If-Bets & Reverses In Sports Betting
If-bets and reverses are markets that are available at just about every sportsbook. However, they’re not usually that popular and are typically one of the oddsmaker’s least wagered bet types. Some bettors, even those who have bet for a long time may not be aware that they exist. If-bets and reverses are similar to parlays, in that, you’re wagering on several different sides, totals, and moneylines on a single betting ticket. However, the significant difference between an if-bet and a parlay is that for a parlay to win, you need to win all your bets, but with an if-bet, you can regain some of your stake if a selection or leg wins.
Best If Bets & Reverses Betting Sites 2018
What is If-Bet In Sports Betting
An if-bet is similar to making two straight bets, but instead of being able to collect your profits after a single win, you have to wager on at least one other selection. Payouts on if-bets won’t be anywhere near parlay payouts, but keep in mind that giving yourself the chance to win two bets while risking the amount of a single wager. Let’s take a look at the possible outcomes of an if-bet using the standard odds of -110. We’re betting $110 to win $100.
When Both Sports Bets Win
We place a $110 if-bet on two teams. The first selection wins, so our funds are rolled over and wagered on our second selection. That bet wins as well. In this scenario, we profit $200.
First Leg Wins & Second Leg Loses
This outcome is the same as if we won one straight bet and lost another. Since we win our 1st wager, our $110 then goes to the 2nd leg of our bet. In this scenario, we are left with -$10 profit from paying the bookmaker’s vig.
First Leg Loses & Second Leg Wins
Unfortunately, this is a caveat of if-bets. If your first leg loses, the wager is graded as a loss, regardless of the outcome of the second wager. In this scenario, you lose your $100 stake, plus the $10 vig.
When Both Legs Lose In Sports Betting
You lose the wager and your $110. There is a reason that if-bets are rarely utilized – they simply don’t have much value. Betting both of these games on two separate straight bets is the +EV decision if you have a capable bankroll. If your bankroll is small and you don’t have enough to place to wagers, an if-bet may be something to consider. However, picking between two bets doesn’t make much sense, especially considering if the first leg loses, the bet is graded as a loss. If-bets truly aren’t a bet type to consider at all. If you’re so low on bankroll that you need to split your last few dollars into two wagers, you probably shouldn’t be betting in the first place.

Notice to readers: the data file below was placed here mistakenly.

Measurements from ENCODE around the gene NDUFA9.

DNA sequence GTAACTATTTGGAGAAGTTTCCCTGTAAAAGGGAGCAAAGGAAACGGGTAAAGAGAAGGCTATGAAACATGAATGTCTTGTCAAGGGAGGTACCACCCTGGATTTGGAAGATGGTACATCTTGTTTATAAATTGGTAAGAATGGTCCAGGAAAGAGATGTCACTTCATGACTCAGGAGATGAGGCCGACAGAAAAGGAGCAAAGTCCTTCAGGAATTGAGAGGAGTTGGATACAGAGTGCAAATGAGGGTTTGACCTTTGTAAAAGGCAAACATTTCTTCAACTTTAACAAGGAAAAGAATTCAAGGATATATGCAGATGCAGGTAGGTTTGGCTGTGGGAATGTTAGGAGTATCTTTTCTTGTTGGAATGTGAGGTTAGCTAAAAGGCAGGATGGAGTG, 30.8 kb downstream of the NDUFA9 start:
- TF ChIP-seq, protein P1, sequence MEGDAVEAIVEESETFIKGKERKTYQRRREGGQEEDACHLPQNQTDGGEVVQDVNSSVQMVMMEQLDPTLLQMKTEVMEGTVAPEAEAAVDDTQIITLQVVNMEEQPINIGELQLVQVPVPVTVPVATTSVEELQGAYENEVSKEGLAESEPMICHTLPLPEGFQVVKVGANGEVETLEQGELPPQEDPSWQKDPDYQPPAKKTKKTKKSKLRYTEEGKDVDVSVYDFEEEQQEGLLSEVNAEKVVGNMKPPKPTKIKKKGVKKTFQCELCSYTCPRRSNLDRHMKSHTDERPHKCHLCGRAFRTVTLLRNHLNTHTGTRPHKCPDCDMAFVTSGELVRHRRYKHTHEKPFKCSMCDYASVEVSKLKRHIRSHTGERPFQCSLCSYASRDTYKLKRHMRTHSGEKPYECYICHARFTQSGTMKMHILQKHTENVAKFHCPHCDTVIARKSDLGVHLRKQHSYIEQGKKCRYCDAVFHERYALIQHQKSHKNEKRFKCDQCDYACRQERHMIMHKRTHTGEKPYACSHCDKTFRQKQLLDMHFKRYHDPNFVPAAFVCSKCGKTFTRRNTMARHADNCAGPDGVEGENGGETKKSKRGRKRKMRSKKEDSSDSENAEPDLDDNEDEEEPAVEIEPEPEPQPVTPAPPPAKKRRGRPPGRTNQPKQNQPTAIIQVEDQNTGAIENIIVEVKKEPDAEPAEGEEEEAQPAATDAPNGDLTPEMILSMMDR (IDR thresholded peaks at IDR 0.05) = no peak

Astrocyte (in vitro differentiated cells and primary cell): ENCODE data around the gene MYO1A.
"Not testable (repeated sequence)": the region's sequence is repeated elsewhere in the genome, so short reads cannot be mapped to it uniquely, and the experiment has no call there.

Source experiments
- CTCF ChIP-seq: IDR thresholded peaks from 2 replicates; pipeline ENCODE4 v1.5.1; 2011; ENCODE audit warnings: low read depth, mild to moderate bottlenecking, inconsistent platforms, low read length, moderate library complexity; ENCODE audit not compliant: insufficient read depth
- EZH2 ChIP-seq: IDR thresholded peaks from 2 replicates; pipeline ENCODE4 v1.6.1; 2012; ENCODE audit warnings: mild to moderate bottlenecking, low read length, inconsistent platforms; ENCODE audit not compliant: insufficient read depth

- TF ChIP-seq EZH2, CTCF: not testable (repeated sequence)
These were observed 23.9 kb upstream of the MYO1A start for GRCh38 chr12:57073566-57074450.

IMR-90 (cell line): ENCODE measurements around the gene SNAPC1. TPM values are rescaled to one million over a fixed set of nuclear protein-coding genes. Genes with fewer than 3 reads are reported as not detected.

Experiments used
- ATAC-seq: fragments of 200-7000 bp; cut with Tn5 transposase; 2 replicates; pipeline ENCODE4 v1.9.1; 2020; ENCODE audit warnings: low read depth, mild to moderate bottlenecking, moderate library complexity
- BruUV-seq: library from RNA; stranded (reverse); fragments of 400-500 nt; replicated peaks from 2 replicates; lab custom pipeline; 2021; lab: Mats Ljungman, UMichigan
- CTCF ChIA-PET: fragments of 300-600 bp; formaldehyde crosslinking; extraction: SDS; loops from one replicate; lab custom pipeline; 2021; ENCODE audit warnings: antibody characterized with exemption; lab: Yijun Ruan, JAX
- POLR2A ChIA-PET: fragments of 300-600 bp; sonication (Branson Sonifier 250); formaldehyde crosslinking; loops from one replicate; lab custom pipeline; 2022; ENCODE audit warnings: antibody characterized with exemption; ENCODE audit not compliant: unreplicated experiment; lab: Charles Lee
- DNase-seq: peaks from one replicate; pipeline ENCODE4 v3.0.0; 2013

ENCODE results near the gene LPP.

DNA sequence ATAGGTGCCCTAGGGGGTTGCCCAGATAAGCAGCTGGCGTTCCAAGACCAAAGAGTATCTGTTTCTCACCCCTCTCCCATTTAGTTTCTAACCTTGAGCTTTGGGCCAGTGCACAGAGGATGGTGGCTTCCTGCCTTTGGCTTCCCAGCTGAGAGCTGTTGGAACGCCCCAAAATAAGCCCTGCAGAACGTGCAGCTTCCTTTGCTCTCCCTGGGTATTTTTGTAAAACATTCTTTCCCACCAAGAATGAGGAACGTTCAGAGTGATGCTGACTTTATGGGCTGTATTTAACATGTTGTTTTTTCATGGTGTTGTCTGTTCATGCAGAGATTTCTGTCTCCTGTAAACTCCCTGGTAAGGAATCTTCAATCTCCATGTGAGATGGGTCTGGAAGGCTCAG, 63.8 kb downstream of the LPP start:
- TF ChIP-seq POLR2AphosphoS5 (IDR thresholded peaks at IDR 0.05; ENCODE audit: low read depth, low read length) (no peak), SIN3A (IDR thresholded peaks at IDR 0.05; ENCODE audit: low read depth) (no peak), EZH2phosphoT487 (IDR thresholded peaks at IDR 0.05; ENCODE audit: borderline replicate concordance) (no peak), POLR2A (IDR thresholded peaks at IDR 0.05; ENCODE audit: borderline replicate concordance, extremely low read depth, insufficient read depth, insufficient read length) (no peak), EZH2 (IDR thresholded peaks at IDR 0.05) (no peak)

What Is Reverse Bet In Sports Betting
A reverse bet extremely similar to an if-bet. In the simplest terms, a reverse bet is two if-bets that are tied together but wagered in opposite order. Let’s say we have $110 to bet once again on two -110 priced bets. We like the Arizona Cardinals +7.5 and Pittsburgh Steelers -3.5 on an NFL Sunday. Instead of placing of placing a single if-bet, which opens us up to losing the entire bet if we lose the first leg, we can place a reverse bet.
If we split out $110 in half, we can wager $55 on two if-bets. One will have the Cardinals as our first selection and the Steelers as the second, and the other will have the Steelers first and the Cardinals second. Reverse bets don’t change when it comes to payouts, but instead, protect us from losing our entire stake if our first bet loses. The payouts structure is the same as the above scenarios, except there are two bets to calculate.
Win Reverse Bet – Explained
In a win reverse bet, the initial wagers within the if bets must have action and win. If the first game is graded as no action, the secondary bet is not placed. The bet loses.
If-Bets & Reverses In Sports Betting – In Conclusion
We’re glad that bookmakers offer if-bets and reverses for the rare situation a player wants to bet them, but they’re simply not much use for this market from a practical perspective. The odds aren’t particularly horrible up front, as we’re betting two straight wagers, but the fact that you can lose your first wager and the bet loses is a huge negative. If you have the proper bankroll to wager both sides of the bet (which you should), there is no reason to place an if-bet or a reverse. In the case that you decide to place one of these wagers, always split your stake into one reverse bet (two if-bets) instead of a single if-bet.